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Timeline: the Space Race

1957-1965 | 1966-1975  


1966

January: Sergei Korolov, the driving force behind the Soviet space program, dies. His successors will not wield the same political influence as he did, contributing to emerging problems in the Soviet program.

A profile view of the Agena as seen from the Gemini 8 March 16: Americans Neil Armstrong and David Scott couple Gemini 8 to an unmanned Agena vehicle, docking two spacecraft together for the first time. Shortly after this feat, Gemini 8 experiences a stuck thruster, causing the craft to tumble wildly, and the rest of the mission is aborted.

Following reports of Gemini 8's problems, the Soviet Union reveals that their Voskhod 2 mission the previous March had landed far off course and the astronauts were stranded in a snowy forest for a day before they could be recovered.

March 31: Luna 10 launches from the Soviet Union. The unmanned probe will achieve lunar orbit -- the first object to do so -- and send information about the moon back to earth.

May 30: The unmanned American Surveyor 1 craft lands on the moon and transmits photographs and other data back to Earth.

Edwin "Buzz" Aldrin performs extravehicular activity (EVA) November 11-15: On the last Gemini flight, Jim Lovell and Edwin "Buzz" Aldrin dock with an Agena and Aldrin makes three space walks, performing a number of physical tasks without undue effort.

1967

Apollo 1 crewmembers that perished in a fire January 27: A fire during routine testing of the Apollo spacecraft kills three astronauts -- Gus Grissom, Ed White and Roger Chafee -- in their capsule.

The Russians send their condolences to the families of the astronauts.

President Lyndon B. Johnson On the same date, President Lyndon Johnson and counterparts in London and Moscow sign the "Treaty on Principles Governing the Activities of States in the Exploration and Use of Outer Space." Signatories agree, among other points, that outer space will remain demilitarized, no territorial claims on earth orbit or any planetary bodies will be made and that astronauts or cosmonauts who find themselves landing off course will be returned to their home countries.

April 23: Vladimir Komarov commands Soyuz 1. On its descent, the parachute becomes tangled and Soyuz 1 slams into the ground at high speed, killing Komarov. It is the first death to occur during a space flight.

1968

September 14: The Soviet Union sends Zond 5 around the moon and back to Earth in an unmanned test of their circumlunar spacecraft.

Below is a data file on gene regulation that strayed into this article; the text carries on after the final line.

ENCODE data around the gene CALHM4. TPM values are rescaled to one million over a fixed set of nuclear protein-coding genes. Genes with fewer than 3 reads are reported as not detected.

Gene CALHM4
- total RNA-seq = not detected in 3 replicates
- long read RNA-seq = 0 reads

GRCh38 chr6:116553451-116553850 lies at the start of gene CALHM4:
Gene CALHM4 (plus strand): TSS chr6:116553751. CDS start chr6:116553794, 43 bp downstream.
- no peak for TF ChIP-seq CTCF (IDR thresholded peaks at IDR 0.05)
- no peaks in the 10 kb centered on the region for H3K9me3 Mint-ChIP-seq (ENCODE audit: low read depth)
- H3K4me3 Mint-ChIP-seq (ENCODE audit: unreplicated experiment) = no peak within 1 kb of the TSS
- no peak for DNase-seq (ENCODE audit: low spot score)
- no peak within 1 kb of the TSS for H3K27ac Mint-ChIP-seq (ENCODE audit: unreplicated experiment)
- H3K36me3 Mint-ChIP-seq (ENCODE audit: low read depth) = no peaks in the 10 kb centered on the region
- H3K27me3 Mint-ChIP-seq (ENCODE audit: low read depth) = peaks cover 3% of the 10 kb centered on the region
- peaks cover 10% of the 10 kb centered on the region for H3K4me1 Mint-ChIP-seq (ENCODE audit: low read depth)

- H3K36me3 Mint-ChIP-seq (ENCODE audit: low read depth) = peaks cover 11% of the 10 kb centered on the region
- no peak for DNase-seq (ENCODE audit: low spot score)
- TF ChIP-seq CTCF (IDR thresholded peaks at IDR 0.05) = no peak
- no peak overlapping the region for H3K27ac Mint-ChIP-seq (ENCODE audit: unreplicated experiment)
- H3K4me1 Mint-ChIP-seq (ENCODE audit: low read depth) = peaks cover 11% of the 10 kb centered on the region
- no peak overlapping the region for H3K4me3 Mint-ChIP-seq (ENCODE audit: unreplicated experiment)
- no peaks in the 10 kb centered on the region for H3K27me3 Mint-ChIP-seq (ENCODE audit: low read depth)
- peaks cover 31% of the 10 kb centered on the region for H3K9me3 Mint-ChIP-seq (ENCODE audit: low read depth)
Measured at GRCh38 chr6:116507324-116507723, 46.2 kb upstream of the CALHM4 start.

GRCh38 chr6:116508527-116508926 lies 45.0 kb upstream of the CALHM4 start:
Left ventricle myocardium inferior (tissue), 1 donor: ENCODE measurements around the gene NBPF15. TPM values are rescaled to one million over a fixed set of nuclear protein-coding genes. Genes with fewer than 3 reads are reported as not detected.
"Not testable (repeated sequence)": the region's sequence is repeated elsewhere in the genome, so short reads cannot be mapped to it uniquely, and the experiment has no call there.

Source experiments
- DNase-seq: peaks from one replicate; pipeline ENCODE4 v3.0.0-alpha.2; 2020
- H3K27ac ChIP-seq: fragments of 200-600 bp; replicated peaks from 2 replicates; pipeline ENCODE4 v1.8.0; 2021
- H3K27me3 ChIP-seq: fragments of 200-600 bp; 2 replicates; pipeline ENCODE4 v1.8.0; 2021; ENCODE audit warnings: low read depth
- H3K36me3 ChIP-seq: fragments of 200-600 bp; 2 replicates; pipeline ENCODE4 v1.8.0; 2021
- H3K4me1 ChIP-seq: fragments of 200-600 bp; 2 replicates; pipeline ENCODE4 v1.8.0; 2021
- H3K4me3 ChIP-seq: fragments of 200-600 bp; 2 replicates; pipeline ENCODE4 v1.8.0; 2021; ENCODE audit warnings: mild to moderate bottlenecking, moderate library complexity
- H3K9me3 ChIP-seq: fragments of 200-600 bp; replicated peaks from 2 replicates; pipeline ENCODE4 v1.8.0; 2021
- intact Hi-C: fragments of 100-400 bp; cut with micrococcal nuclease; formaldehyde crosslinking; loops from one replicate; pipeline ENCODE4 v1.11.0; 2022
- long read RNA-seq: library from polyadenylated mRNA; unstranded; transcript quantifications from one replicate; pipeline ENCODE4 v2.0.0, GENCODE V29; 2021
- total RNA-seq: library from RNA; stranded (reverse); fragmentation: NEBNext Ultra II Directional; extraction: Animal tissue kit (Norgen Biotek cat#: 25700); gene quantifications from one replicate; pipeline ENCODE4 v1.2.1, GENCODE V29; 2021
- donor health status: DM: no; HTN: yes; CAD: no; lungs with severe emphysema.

Apollo 7 Astronaut Wally Schirra October 11-12: After extensive redesign work, Apollo 7, commanded by Wally Schirra (the only astronaut to command Mercury, Gemini and Apollo missions) enters earth orbit in the first test of the spacecraft.

October: The Soviets launch the unmanned Soyuz 2. A day later Soyuz 3, piloted by Georgii Beregovoi, launches and completes a rendezvous with Soyuz 2 in orbit.

November 10: Zond 6 follows its predecessor's trajectory around the moon and returns with a "skip" reentry, bouncing once off the Earth's atmosphere to reduce the G-forces acting upon the contents. Two more Zond flights will follow in 1969 but they will all be unmanned.

Apollo 8 crew members James Lovell, William Anders, and Frank Borman December 21-27: Apollo 8 completes the first manned orbit of the moon. Frank Borman commands the mission, Jim Lovell acts as navigator and William Anders is photographer and geological observer.

1969

March 3-13: The American Apollo 9 mission tests the Lunar Module for the first time, in Earth orbit.

May 18-26: Apollo 10 utilizes both the command-service module and the Lunar Module around the moon. Americans Tom Stafford and Gene Cernan descend to within 50,000 feet of the surface of the moon.

July 16: Apollo 11 begins its mission to the moon.

Buzz Aldrin on the moon July 20: Americans Neil Armstrong and Buzz Aldrin become the first men to walk on the moon. They then rendezvous with Michael Collins in the command module for the return to Earth.

July 24: Apollo 11 returns to earth safely.

November 14-24: Apollo 12 lands on the moon. Pete Conrad and Alan Bean collect lunar samples, as well as parts of the unmanned Surveyor 3, another American spacecraft that had landed on the moon in April 1967.

1970

Mission Control celebrates the return of Apollo 13 April 11-17: En route to the moon, oxygen tanks explode on Apollo 13's command-service module. Through quick thinking from the crew and mission control, astronauts Jim Lovell, Jack Swigert and Fred Haise manage to survive in the Lunar Module until just before reentry to the earth's atmosphere when they return to the command-service module and land safely.

1971

January 31-February 9: Alan Shepard, the first American in space, commands Apollo 14 for the third lunar landing, on February 5.

July 26-August 7: Apollo 15 lands on the moon with a four-wheel drive lunar rover.

1972

Astronaut Charles Duke Jr. with the Lunar Rover Vehicle (LRV) April 16-27: Apollo 16 lands on the moon and travels almost 17 miles with the lunar rover.

December 7-19: Gene Cernan and Harrison Schmitt become the last men to walk on the moon in the twentieth century. They remain on the moon for three days (75 hours). Schmitt is the first scientist-astronaut to land on the moon.

1975

Apollo Commander Thomas Strafford and Soyuz Commander Alexei Leonov shake hands in space July 15-24: The last Apollo mission carries Donald K. "Deke" Slayton into space with Tom Stafford and Vance Brand (Slayton, one of the original Mercury astronauts, had not previously flown in space due to a heart fibrillation). In orbit, they dock with a Soviet Soyuz spacecraft. The mission proves the compatibility of the two space programs and paves the way for future collaborations and rescue missions.




1957-1965 | 1966-1975  

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